Traditions in Things Fall Apart

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  • 0:03 Traditions
  • 0:29 Rules for Hosts and Guests
  • 1:20 Gender Roles & Bride Price
  • 2:13 Weddings & Burials
  • 3:23 Traditions in Other Clans
  • 4:29 Lesson Summary
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Lesson Transcript
Instructor: Margaret Stone

Margaret has taught both college and high school English and has a master's degree in English.

The many rich traditions of the Umuofia clan guide the people of their society in 'Things Fall Apart' by Chinua Achebe. These time-honored practices encompass many areas of the people's lives, from how to arrange a marriage to how to be a good host.


Does your family have traditions passed down for generations? The Umuofia clan has a number of traditions that are passed down orally from generation to generation in Things Fall Apart by Chinua Achebe. The Umuofians are aware, however, of the traditions of some of the other clans of Igbo people. Ironically, the Umuofians' willingness to live peaceably with others who do not share their traditions brings about the ultimate demise of their culture.

Rules for Hosts and Guests

Some traditions are for hosts and guests. When a neighbor comes to visit, we see an etiquette ritual that involves breaking a kola nut and honoring the gods and ancestors. Unoka is the first person in the novel to be cast in the role of host. 'Unoka immediately rose and shook hands with Okoye, who then unrolled the goatskin which he carried under his arm, and sat down. Unoka went into an inner room and soon returned with a small wooden disc containing a kola nut.'

The host passes the kola to his guest, who gives it back to the host, insisting that it is the host's place to break the kola nut. This ritual exchange continues until at last the host accepts the honor of breaking the nut and serves it to the guest. 'As he broke the kola, Unoka prayed to their ancestors for life and health, and for protection against their enemies. '

Gender Roles & Bride Price

The Umuofia clan practices traditional gender roles for males and females. Women are strictly responsible for cooking, and the group's incredibly rich folk tales are passed from generation to generation by women. Umuofian men, on the other hand, are the warriors and the primary breadwinners. Only men are permitted to farm yams, while women are allowed to grow 'women's crops' like beans and cassava.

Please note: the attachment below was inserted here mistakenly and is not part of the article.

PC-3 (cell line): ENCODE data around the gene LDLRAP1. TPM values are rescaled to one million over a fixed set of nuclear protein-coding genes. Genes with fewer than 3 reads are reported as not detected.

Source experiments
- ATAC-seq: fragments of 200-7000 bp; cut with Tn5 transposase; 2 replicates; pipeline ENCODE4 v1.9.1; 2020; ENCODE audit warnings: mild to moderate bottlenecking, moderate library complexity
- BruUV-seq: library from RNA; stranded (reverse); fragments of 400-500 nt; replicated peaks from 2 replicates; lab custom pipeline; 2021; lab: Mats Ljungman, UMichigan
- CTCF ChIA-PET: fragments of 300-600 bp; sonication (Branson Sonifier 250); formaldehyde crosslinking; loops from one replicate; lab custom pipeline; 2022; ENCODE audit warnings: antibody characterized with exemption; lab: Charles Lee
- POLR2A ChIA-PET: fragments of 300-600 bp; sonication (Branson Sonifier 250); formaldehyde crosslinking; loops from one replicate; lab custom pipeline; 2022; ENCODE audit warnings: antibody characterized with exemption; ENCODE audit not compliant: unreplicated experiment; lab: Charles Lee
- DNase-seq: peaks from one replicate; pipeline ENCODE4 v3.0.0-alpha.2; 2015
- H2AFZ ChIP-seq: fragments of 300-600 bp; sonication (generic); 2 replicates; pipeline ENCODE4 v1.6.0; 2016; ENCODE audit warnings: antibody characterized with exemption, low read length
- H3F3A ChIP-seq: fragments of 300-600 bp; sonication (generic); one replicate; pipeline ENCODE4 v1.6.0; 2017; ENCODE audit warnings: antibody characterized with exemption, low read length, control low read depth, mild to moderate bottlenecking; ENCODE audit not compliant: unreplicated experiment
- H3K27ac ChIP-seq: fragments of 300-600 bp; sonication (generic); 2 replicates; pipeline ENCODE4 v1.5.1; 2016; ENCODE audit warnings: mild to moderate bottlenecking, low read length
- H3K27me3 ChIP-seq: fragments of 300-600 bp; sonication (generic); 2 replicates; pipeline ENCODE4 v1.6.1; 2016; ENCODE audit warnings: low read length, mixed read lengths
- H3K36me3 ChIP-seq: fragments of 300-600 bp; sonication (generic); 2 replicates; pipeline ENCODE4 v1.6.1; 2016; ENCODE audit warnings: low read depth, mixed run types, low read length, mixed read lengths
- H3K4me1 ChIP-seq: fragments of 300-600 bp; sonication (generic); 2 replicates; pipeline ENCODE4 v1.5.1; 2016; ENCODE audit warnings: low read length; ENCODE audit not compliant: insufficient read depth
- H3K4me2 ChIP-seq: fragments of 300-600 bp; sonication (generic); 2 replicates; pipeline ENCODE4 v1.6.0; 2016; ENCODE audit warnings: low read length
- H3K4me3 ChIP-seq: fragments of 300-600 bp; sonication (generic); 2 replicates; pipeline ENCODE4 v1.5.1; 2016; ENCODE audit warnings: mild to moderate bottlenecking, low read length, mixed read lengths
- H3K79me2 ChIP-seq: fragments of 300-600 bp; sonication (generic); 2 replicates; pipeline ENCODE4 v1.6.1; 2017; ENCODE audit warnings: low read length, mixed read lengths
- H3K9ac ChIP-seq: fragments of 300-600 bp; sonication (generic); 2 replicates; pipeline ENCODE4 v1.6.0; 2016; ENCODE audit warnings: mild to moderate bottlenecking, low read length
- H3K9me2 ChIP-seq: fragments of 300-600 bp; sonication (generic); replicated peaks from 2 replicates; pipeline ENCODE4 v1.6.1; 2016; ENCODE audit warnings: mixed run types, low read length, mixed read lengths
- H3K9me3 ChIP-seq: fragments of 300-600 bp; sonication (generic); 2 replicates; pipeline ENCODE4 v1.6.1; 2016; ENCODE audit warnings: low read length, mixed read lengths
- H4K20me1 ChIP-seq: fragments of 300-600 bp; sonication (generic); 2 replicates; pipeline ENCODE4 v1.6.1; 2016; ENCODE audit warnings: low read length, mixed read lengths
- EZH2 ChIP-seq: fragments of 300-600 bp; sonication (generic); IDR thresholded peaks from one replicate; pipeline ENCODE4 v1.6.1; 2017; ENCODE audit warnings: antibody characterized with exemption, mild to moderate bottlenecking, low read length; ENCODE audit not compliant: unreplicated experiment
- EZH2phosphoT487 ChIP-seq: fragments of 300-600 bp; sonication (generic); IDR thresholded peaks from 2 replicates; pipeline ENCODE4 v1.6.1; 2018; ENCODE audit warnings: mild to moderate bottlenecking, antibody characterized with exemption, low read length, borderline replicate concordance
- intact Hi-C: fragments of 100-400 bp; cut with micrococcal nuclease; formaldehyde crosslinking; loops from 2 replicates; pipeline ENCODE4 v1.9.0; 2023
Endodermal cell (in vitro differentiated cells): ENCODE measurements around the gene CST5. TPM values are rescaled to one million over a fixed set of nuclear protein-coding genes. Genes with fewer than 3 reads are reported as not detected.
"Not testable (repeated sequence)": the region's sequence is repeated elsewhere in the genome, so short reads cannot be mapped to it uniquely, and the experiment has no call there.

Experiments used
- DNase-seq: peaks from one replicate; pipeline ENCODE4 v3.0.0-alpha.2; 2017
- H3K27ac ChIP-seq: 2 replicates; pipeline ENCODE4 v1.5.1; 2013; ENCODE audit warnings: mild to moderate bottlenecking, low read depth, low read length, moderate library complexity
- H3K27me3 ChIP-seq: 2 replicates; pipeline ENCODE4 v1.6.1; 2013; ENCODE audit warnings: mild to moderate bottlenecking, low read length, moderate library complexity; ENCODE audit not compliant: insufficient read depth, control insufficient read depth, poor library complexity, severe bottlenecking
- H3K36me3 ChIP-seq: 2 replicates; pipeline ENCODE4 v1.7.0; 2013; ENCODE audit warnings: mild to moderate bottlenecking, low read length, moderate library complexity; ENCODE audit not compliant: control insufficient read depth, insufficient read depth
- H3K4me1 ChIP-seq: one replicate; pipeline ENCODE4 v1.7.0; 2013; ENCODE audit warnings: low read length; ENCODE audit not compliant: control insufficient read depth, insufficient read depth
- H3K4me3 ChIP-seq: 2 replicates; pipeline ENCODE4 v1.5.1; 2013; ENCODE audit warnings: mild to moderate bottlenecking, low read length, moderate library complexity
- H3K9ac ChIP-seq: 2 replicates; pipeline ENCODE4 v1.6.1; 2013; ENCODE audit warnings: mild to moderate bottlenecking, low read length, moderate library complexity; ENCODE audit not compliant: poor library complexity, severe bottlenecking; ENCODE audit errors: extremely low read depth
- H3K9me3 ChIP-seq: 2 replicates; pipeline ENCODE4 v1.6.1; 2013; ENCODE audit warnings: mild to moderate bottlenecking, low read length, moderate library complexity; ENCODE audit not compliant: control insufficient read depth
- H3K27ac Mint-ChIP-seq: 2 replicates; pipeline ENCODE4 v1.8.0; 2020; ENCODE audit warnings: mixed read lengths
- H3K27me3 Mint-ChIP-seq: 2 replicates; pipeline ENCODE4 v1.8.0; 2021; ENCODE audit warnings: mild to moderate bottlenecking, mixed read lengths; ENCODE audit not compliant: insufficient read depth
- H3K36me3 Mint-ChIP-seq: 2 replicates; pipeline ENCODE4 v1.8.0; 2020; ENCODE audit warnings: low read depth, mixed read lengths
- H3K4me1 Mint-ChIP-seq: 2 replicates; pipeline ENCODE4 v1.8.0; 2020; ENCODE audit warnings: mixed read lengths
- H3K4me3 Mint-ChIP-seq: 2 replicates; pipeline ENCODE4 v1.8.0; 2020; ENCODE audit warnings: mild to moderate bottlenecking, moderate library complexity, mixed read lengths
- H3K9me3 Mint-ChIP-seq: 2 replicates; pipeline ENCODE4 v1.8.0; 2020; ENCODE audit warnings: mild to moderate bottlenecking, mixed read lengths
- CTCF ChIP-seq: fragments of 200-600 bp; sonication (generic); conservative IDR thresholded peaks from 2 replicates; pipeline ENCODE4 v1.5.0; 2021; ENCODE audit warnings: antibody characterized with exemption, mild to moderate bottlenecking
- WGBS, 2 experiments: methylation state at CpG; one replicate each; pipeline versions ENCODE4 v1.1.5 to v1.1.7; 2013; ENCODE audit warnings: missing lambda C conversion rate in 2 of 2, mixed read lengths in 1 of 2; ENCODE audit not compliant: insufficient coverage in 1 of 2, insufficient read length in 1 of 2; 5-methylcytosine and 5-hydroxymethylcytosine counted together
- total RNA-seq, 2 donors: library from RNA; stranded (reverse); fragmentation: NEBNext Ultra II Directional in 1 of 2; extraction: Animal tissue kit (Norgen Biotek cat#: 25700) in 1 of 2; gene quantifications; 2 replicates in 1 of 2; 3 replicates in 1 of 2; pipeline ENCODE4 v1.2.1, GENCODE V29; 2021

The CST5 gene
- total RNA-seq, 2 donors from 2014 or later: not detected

Before a man allows his daughter to marry, the bride price must be paid. The male relatives of the potential bride and groom meet to establish the bride price. This is accomplished by passing short broomsticks back and forth in an act of wordless negotiation.

Once a settlement is reached, the women enter with foo-foo, soup, and palm wine to celebrate the engagement. If the bride runs away from her husband after they are married, however, her family is required to return the bride price.

Weddings & Burials

The groom's family is responsible for supplying the palm wine to celebrate the nuptials at the uri, the feast held on the day before the wedding. The groom's family comes to the bride's village, bearing palm wine for the celebration. The number of pots of palm wine is viewed as an indication of respect. When the groom's family brings many pots of wine, this is taken as a sign of great respect for the bride.

However, the ceremony and wedding reception are primarily the responsibility of the bride's mother. She prepares a great deal of food, and her husband slaughters a goat for the festivities, after he first presents it alive to the groom's family.

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